The combiner consists of two rows of six towers, which are the filters for the individual channels. In each row the towers descend in size due to their frequency allocation. The towers are connected to another single tower, used for switching, positioned between the two rows, via copper transmission line.

Coleman continued with the description:

"The combiner has a tower of six transfer switches, centered in the middle of the combiner, that accepts the feed from each of the six broadcasters via 4 1/16-inch transmission line. The input transfer switch then will switch the inputs between either one of two inline filter towers that process the individual stations for combining using vertically positioned, waveguide filters.

Aluminum waveguide connects the output of the individual filters to the common output feed. The composite feed is then split in two to feed both the upper and lower bays of the antenna. The output waveguide is then transitioned to two feeds of 6 1/8-inch transmission line that feed the antenna. The antenna is fed in quadature.

"Spacing between filters is super critical as is the placement of the filters," Coleman added. "This combiner is here to stay until someone changes frequencies. It's designed specifically for the frequencies that are used."

The combiner is actually a dual system, consisting of two combiners, a primary and a backup for redundancy, and connected to a control system. "If anything goes wrong with the input stage, through computer control we can automatically switch from one combiner to the other," Coleman said. "We can also go from full antenna to half, or some stations on combiner A and some on combiner B. Three waveguide switches allow the composite feed, of the combiner, to switch between any one of six output configurations. We probably have more diversity than we need, but we had to have the ability to make changes if there were problems."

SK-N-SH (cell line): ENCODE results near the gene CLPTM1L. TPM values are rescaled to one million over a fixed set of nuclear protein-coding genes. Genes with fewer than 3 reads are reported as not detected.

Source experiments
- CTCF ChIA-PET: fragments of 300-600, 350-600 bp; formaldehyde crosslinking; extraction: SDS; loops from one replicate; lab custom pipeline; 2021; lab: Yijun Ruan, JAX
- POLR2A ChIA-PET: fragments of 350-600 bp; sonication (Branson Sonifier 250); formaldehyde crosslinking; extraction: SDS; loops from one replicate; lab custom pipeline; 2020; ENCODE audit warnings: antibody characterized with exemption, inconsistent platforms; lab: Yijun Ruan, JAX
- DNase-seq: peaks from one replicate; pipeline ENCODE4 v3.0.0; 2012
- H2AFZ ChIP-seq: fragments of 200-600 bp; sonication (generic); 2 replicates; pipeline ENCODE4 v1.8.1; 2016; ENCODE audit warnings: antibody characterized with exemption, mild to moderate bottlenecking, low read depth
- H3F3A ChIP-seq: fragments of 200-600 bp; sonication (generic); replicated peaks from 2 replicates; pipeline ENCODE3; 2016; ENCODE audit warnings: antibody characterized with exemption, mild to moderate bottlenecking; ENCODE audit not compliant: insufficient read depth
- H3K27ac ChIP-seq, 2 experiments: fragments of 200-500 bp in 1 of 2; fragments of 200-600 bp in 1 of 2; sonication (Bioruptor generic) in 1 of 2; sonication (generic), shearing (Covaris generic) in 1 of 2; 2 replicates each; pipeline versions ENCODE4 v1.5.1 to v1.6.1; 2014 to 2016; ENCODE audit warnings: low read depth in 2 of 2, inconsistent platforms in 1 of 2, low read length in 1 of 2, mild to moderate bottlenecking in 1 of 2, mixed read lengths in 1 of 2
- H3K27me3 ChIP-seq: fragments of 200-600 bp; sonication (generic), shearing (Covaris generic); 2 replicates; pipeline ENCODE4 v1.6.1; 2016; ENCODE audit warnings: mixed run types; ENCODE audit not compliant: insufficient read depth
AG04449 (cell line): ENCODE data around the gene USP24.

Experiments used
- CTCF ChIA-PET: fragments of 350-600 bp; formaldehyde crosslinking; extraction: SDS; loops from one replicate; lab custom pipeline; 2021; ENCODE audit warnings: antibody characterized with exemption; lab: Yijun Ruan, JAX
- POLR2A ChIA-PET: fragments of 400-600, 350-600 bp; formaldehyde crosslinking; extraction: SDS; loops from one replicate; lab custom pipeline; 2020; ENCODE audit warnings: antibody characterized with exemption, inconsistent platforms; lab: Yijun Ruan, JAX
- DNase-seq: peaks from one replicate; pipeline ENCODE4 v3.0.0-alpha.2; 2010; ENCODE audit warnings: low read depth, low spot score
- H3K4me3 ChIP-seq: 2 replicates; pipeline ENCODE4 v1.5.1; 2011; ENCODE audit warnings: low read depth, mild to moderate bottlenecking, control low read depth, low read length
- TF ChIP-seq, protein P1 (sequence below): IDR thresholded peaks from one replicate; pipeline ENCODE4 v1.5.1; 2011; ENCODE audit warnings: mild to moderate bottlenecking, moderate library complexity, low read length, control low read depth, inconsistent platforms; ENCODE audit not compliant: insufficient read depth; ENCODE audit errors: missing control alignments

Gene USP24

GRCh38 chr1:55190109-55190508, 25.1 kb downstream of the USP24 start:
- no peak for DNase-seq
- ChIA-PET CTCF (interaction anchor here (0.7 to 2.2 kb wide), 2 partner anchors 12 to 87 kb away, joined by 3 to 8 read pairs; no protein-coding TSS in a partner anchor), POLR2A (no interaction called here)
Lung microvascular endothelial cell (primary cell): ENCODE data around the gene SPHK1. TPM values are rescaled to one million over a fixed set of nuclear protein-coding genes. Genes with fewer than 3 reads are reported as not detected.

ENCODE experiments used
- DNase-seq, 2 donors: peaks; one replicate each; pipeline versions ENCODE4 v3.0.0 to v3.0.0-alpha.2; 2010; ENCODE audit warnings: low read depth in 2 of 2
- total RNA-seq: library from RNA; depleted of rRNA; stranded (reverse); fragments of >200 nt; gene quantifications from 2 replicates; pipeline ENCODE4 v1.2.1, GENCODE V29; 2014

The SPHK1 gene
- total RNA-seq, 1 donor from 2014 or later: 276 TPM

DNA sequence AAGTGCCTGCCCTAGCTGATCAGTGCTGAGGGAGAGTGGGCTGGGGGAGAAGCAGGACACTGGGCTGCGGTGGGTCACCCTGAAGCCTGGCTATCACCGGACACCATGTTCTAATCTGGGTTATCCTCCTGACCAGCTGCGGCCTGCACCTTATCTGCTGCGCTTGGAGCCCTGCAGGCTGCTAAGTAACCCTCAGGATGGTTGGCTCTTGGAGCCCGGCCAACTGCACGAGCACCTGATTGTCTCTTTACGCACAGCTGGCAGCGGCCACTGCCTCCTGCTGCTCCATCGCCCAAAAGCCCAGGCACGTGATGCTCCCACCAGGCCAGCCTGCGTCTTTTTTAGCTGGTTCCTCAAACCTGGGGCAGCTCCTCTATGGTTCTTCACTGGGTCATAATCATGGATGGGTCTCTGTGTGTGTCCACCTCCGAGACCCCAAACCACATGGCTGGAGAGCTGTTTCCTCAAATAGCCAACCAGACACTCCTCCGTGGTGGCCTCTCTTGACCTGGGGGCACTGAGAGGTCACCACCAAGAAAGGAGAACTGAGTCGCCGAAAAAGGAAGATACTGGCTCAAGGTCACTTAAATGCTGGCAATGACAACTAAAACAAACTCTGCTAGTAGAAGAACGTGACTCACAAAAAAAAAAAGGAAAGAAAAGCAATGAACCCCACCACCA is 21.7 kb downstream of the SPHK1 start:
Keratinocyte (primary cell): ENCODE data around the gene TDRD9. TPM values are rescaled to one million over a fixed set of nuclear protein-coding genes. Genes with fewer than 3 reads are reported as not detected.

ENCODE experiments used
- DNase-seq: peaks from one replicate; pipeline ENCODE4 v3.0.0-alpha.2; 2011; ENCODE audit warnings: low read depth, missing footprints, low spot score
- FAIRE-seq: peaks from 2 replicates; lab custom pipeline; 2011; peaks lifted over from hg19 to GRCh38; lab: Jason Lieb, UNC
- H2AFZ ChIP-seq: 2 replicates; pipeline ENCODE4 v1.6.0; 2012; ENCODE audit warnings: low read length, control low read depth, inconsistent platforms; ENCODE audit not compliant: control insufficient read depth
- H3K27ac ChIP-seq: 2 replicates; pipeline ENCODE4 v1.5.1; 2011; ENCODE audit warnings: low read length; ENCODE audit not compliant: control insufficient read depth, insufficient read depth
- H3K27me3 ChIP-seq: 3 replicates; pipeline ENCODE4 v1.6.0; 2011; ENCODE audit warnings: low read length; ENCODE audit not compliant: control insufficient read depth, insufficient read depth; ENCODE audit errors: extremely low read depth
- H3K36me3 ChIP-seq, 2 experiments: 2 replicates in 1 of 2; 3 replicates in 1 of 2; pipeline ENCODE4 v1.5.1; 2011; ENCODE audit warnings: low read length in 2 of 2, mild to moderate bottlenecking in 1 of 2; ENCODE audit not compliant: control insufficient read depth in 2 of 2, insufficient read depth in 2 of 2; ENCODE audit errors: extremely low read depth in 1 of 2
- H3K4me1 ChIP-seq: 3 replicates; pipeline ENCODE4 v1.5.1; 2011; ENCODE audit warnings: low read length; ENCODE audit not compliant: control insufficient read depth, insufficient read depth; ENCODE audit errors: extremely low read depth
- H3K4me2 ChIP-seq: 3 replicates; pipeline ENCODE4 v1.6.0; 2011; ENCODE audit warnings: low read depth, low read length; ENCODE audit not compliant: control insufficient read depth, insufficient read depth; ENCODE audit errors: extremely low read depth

Each TV station on the combiner has a computer screen to monitor status of the system, but the overall management and maintenance of the combiner rests with CBS, which has a manager controller at CBS's master control in its New York Broadcast Center.

The combiner is a manifold design to handle the high power and wide bandwidth. Coleman said that with each station operating at full power, the total effective radiated power (ERP) is 1.3 MW.

"This is one of the widest bandwidth combiners that's been built," Senberg said. "With six channels, it starts at channel 28 and goes up to 61 for a total of 33 channels of bandwidth." Or 190 MHz, as Coleman said.

As for design challenges, "the combiner itself wasn't difficult, but the splitting and switching systems were technically challenging," Stenberg said. Also the combiner design called for a waveguide size that wasn't standard, so Dielectric had to develop that as well.

"They [Dielectric] learned a lot with the WTC combiner, and the new combiner far exceeded the preliminary specifications," Coleman said. "Channel to channel isolation at WTC was typically 50 dB, but for the new combiner we measured 70 dB or more and up to 80 dB of isolation." Other key specs that had excellent performance were through-loss and delay, Coleman said.

The combiner was installed in November 2004, with all but WNET on the air by the end of December.

The transmission line will be evacuated and pressurized with nitrogen to avoid " arc over" and to allow the transmission line to work up to its design (power) specifications. "The line will be operated at 75 percent of the manufacturer's maximum power specification," Coleman said.

Still to be done is removing the oxygen in the transmission line and replacing it with nitrogen to avoid "spark-overs."

Coleman credits key people with the success of the project: antenna consultant Dean Sargent, Empire State Building contact Chris Blackman, CBS engineer Alan Parnau for his work on the transmission line, and Hatzel and Buehler electricians, with lead person Bob Mittenzwei, and Robert Seidel and Robert Ross of CBS.

"I can't say enough good things about Dielectric," Coleman said. "The combiner works as great technically as it looks mechanically."